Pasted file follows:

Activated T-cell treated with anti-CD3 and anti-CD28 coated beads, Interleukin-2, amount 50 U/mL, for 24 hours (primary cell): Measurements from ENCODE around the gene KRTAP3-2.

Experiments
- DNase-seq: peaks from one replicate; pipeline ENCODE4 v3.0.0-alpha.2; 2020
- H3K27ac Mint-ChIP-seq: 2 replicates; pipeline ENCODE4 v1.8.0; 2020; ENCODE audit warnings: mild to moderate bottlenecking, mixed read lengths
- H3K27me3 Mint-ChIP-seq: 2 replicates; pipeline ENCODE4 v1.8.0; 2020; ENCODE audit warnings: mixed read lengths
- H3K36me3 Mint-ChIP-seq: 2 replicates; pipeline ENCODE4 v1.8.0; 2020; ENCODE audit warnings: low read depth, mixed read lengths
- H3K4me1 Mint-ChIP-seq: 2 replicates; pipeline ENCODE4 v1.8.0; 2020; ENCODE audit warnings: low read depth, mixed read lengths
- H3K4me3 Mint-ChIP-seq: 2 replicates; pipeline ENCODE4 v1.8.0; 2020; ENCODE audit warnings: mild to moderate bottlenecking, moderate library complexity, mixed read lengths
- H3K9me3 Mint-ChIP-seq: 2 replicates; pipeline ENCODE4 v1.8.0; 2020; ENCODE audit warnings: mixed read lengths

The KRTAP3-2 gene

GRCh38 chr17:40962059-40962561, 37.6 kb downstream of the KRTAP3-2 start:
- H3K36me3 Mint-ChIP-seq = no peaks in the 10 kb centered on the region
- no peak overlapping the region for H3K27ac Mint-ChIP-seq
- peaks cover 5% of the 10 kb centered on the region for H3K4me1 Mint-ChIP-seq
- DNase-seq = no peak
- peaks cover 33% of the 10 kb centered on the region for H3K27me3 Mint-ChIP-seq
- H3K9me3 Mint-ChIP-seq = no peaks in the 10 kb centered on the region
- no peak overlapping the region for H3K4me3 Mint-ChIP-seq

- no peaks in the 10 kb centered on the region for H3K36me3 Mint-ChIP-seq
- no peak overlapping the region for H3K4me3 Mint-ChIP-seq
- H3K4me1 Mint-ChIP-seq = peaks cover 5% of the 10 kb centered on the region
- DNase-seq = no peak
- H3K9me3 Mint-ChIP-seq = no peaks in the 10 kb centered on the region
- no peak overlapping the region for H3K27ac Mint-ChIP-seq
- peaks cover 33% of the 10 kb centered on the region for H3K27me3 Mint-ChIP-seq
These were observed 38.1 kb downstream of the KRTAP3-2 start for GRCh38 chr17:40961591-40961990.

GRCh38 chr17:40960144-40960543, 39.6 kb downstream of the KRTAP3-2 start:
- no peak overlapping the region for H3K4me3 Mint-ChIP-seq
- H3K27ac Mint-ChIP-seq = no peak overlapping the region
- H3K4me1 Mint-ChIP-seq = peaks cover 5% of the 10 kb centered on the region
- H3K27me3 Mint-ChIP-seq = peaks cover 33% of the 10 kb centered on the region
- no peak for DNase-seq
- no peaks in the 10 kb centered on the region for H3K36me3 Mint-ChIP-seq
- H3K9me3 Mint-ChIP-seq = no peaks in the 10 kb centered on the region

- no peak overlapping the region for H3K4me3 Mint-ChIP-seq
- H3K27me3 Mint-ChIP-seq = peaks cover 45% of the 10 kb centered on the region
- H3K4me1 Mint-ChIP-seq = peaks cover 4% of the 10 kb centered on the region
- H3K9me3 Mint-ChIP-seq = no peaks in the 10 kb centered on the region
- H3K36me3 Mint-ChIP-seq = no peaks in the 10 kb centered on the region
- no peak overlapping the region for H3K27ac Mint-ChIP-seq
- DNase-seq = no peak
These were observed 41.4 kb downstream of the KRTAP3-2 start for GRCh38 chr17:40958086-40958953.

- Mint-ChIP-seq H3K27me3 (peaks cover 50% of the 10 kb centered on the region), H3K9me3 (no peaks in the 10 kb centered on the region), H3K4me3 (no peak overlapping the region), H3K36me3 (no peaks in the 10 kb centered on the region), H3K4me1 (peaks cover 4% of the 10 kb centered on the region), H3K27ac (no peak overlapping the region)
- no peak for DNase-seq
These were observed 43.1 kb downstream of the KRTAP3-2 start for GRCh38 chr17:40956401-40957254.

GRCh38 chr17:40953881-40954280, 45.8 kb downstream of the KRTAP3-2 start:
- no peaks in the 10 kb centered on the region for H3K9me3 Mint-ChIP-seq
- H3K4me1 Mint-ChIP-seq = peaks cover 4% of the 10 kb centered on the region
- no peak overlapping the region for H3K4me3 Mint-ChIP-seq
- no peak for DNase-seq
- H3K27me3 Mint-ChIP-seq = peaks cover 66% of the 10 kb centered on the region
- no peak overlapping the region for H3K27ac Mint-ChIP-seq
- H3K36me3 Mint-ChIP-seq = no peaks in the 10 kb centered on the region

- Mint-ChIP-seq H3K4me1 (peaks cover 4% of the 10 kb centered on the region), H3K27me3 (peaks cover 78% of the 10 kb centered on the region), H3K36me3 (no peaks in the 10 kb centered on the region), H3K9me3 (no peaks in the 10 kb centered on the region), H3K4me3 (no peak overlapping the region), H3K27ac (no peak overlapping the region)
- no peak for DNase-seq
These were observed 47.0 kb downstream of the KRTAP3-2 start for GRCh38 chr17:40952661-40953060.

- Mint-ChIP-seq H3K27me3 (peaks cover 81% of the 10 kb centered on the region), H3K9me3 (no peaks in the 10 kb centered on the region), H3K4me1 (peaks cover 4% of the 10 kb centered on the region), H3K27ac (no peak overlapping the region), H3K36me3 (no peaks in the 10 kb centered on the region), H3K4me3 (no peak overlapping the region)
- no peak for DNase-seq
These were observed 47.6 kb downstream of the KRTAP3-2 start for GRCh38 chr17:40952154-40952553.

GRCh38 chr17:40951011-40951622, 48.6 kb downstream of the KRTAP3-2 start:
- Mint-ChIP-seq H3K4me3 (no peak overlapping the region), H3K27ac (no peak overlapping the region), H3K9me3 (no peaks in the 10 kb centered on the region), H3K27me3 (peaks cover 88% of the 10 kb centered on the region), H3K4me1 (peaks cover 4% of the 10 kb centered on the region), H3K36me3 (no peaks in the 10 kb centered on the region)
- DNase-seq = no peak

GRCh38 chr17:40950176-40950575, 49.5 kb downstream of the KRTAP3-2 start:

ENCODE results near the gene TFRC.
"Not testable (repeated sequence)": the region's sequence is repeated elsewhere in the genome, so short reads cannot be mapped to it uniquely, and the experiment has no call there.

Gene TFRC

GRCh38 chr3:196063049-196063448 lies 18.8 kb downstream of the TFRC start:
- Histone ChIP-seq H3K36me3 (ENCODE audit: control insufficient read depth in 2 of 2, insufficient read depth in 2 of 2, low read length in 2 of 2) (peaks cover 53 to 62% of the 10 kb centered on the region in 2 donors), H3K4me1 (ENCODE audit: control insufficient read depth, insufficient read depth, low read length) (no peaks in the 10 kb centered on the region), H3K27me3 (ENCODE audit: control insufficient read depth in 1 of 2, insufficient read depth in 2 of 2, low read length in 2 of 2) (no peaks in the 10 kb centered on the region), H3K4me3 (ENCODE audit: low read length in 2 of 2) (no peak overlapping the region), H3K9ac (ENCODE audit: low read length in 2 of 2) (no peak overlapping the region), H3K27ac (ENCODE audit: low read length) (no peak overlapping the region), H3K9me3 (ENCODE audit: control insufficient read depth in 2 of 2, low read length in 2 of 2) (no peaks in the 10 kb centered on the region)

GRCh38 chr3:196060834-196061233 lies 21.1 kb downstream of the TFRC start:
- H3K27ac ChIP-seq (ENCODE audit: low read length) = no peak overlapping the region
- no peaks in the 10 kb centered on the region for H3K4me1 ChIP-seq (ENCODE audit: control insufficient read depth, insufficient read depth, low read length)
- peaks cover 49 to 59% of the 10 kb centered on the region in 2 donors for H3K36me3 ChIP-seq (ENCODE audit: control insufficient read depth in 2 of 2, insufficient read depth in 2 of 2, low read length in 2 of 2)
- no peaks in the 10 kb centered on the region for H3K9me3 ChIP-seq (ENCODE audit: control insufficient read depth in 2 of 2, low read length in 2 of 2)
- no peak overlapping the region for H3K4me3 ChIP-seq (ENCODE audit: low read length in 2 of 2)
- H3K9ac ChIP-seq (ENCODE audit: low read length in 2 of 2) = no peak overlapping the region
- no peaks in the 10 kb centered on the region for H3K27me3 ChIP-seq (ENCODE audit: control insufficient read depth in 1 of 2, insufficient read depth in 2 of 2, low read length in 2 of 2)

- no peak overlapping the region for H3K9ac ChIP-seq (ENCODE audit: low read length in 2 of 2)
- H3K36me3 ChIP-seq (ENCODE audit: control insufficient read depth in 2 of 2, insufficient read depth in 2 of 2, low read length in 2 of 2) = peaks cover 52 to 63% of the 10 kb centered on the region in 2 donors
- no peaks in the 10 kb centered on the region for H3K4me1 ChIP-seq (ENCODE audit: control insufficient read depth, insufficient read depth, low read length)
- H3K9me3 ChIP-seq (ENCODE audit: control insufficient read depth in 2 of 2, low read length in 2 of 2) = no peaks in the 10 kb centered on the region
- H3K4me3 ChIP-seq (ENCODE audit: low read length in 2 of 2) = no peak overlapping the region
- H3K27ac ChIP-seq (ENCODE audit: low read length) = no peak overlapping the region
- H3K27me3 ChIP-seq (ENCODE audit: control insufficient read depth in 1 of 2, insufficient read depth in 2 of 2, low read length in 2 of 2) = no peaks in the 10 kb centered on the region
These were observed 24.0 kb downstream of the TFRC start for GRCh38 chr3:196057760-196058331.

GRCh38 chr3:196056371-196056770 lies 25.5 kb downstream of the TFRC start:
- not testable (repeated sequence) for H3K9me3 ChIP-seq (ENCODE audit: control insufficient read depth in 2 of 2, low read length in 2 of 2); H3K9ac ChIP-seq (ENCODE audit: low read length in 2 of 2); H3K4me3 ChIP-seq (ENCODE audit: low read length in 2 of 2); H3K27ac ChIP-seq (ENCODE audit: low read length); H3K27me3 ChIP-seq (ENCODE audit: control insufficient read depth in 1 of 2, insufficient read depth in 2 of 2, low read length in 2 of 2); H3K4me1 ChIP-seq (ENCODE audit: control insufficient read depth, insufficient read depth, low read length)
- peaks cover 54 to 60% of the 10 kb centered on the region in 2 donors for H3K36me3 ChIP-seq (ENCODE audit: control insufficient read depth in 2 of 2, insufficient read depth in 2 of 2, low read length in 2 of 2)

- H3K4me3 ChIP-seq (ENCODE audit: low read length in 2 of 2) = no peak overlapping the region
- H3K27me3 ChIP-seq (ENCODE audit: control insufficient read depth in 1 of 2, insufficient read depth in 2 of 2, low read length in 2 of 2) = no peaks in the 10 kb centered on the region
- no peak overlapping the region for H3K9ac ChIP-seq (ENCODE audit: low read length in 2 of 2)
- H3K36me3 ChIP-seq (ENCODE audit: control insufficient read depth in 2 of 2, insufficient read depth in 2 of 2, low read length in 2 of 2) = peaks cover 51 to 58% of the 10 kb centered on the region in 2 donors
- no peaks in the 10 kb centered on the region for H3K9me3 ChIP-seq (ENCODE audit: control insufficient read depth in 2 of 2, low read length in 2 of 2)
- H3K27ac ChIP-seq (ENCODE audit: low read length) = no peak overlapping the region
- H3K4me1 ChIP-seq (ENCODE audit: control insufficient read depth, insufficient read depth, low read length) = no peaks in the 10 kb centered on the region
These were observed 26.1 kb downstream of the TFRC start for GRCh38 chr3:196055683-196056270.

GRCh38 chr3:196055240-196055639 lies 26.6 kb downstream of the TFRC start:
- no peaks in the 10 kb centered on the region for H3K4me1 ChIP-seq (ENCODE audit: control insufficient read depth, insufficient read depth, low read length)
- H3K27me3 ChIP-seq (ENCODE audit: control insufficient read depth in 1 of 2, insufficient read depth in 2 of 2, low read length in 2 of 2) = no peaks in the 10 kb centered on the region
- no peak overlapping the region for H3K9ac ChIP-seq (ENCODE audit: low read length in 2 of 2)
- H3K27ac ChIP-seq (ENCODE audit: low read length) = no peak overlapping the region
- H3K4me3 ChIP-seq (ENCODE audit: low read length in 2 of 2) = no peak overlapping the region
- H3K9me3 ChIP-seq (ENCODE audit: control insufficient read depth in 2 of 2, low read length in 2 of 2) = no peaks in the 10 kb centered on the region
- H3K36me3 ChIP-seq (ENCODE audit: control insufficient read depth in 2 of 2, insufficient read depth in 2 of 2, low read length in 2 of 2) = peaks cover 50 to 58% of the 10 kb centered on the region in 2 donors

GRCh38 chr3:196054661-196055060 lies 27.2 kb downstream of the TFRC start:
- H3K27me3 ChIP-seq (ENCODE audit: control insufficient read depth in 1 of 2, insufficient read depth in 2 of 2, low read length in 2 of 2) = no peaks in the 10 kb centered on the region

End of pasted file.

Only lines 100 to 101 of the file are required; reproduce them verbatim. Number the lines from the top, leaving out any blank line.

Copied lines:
- H3K27ac ChIP-seq (ENCODE audit: low read length) = no peak overlapping the region
- H3K4me3 ChIP-seq (ENCODE audit: low read length in 2 of 2) = no peak overlapping the region